Thursday, September 6, 2012

A Death in Bombay

A crowd of men with handkerchiefs wrapped on their heads carried a large coffin through a drizzly sticky muddy busy inner Bombay street.

The coffin was covered with bright green fabric that had Arabic calligraphy on it and strings and strings of red roses and white jasmines.

People stopped to watch as the men quickly moved the coffin into the back of a waiting ambulance.

Some of the bystanders touched their hearts with their fingers and then kissed them.

A small crowd of the nearest passerbys - Hindu, Muslim, Christian, Parsi - started to gather because Death will someday touch everyone.

It is the great equaliser, the unifier.

And I remembered a dream I had in high school half a lifetime ago where I was wandering in some dirty Indian city, and I saw both Hindu and Muslim funeral processions passing by in front of me.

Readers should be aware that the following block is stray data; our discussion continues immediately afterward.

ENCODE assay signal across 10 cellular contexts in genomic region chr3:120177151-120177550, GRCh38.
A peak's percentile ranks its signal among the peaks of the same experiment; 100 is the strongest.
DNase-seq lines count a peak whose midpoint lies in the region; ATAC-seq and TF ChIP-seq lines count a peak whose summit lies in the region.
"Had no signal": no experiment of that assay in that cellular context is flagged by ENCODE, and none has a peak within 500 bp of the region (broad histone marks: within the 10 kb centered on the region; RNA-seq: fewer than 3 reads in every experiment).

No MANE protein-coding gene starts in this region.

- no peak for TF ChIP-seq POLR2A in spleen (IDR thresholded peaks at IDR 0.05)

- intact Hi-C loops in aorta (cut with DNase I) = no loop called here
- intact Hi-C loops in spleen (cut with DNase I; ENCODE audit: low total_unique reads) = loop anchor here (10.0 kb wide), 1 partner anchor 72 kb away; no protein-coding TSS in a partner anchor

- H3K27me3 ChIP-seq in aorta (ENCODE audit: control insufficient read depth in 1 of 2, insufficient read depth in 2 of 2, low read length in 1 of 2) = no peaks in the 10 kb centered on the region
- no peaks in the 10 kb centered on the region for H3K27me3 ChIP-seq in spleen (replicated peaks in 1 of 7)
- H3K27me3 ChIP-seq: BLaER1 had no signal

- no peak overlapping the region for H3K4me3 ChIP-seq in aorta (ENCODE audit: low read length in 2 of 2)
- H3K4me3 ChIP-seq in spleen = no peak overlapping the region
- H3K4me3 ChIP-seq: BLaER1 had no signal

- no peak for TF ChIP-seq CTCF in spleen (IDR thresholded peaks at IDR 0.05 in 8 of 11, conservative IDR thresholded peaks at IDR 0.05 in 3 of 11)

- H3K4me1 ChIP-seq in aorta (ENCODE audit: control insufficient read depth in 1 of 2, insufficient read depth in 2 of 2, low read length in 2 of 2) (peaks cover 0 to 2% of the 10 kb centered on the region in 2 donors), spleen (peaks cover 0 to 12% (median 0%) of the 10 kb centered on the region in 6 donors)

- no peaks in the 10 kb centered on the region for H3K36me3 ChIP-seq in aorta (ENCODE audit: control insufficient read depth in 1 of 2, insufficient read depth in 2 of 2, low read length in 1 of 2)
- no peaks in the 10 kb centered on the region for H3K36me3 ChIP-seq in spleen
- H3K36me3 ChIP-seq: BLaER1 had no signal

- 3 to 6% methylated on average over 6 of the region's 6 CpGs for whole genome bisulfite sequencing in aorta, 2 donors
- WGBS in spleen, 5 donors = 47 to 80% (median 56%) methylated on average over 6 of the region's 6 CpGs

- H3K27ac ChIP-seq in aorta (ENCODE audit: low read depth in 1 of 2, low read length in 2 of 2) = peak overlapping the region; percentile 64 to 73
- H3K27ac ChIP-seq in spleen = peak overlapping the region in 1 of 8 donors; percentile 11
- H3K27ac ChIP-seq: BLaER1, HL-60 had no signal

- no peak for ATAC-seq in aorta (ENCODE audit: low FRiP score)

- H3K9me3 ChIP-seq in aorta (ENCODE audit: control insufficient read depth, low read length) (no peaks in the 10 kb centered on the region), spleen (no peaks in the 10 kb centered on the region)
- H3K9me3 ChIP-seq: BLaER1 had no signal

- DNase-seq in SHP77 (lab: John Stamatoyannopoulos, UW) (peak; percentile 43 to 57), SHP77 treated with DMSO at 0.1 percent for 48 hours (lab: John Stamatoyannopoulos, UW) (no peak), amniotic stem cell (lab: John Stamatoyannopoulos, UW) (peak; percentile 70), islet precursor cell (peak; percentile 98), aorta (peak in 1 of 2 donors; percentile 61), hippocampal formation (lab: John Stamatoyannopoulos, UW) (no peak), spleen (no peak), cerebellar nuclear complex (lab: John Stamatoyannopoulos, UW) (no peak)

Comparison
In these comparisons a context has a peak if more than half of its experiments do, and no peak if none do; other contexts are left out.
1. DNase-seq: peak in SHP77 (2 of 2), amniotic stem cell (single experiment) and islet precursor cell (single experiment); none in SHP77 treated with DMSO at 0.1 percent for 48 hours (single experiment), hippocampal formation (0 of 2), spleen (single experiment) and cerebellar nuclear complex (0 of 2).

In my dream, I had heard a disembodied voice telling me not to stare because that's how riots get started.

Today I saw my first Muslim funeral procession, and I chose not to stare because I didn't want to make a circus out of it.

As I quickly averted my eyes and started to move on, I passed an Indian man who could've been any Indian man mumbling to himself, to no one, to everyone.

The only words that made it to my ears as I passed him by were, "it's not polite to stare at these things..."

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